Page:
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A Better Partnership


Jan 2008
January 31, 2008

National Defense Authorization Act Amends FMLA

On Monday, January 28, President Bush signed the 2008 National Defense Authorization Act (NDAA). The NDAA includes the first expansion of the Family and Medical Leave Act (FMLA) since the law's passage in 1993. The amendment creates two new categories of FMLA leave for family members of individuals serving in the U.S. military.

Leave to Care for Family Member With Service-Related Injury or Illness

The NDAA amends the FMLA to allow a "spouse, son, daughter, parent, or next of kin" to take up to 26 weeks of leave to care for a "member of the Armed Forces, including a member of the National Guard or Reserves, who is undergoing medical treatment, recuperation, or therapy, is otherwise in outpatient status, or is otherwise on the temporary disability retired list, for a serious injury or illness." The NDAA defines "next of kin" (another expansion of the FMLA) as an individual's "nearest blood relative."

This new category of leave is an exception to the normal 12-weeks-per-year limit on FMLA leave. The 26 weeks of leave may be taken intermittently or on a reduced schedule, but may be taken only during one 12-month period. The 26-week limit includes any other FMLA leave taken in that period. So, for example, if an employee who is "next of kin" to an injured service member had already taken six weeks of FMLA leave because of the employee's own serious health condition, the employee could take up to 20 more weeks of leave related to the service member's disability.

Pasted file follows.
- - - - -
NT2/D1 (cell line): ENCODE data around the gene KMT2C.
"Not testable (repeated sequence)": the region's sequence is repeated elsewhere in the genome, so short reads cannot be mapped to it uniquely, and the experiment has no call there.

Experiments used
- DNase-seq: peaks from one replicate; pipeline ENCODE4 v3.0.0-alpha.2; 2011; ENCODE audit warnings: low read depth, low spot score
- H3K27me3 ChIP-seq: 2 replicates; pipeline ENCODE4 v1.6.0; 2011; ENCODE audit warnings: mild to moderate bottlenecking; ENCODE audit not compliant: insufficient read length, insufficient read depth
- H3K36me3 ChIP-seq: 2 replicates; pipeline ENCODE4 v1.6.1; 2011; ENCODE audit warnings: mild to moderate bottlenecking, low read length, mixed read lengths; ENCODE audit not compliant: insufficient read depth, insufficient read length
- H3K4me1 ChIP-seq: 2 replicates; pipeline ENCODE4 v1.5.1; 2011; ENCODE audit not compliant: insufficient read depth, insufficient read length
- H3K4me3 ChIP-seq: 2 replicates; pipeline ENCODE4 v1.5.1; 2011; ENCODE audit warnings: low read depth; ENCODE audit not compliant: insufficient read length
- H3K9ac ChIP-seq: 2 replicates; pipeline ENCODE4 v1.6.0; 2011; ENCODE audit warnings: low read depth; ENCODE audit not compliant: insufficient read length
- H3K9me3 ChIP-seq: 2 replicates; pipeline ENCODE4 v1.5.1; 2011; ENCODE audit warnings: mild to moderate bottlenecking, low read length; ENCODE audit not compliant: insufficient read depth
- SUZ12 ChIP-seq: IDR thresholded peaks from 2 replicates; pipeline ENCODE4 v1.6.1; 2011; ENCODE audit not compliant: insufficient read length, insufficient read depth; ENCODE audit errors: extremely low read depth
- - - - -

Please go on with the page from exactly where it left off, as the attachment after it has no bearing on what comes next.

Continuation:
This amended provision of the FMLA is effective immediately. The Department of Labor states that federal officials are working to provide additional guidance and that in the meantime employers are to "act in good faith in providing leave under the new legislation."

Family Leave for "Service-Related Exigencies"

The NDAA further amends the FMLA to allow employees to take FMLA leave: ". . . Because of any qualifying exigency (as the Secretary shall, by regulation, determine) arising out of the fact that the spouse, or a son, daughter, or parent of the employee is on active duty (or has been notified of an impending call or order to active duty) in the Armed Forces in support of a contingency operation." This new category of leave may be taken intermittently or on a reduced schedule, and counts toward the normal 12-week maximum for annual leave, or toward the new 26-week maximum where leave to care for an injured service member is used.

This provision of the amended FMLA is not effective until the Secretary of Labor issues final regulations defining the term "any qualifying exigency."

In connection with this new category of leave, "An employer may require that a request for leave . . . be supported by a certification issued at such time and in such manner as the Secretary may by regulation prescribe. If the Secretary issues a regulation requiring such certification, the employee shall provide, in a timely manner, a copy of such certification to the employer."

The United States Department of Labor-Wage Hour Division has issued a release describing the NDAA amendments to the FMLA, including a copy of the Act as amended, at

The NDAA makes significant changes to the FMLA, some of which are in effect now. Human resources managers should familiarize themselves with these changes. Call any member of Warner Norcross & Judd's Labor and Employment Group for assistance with this task.

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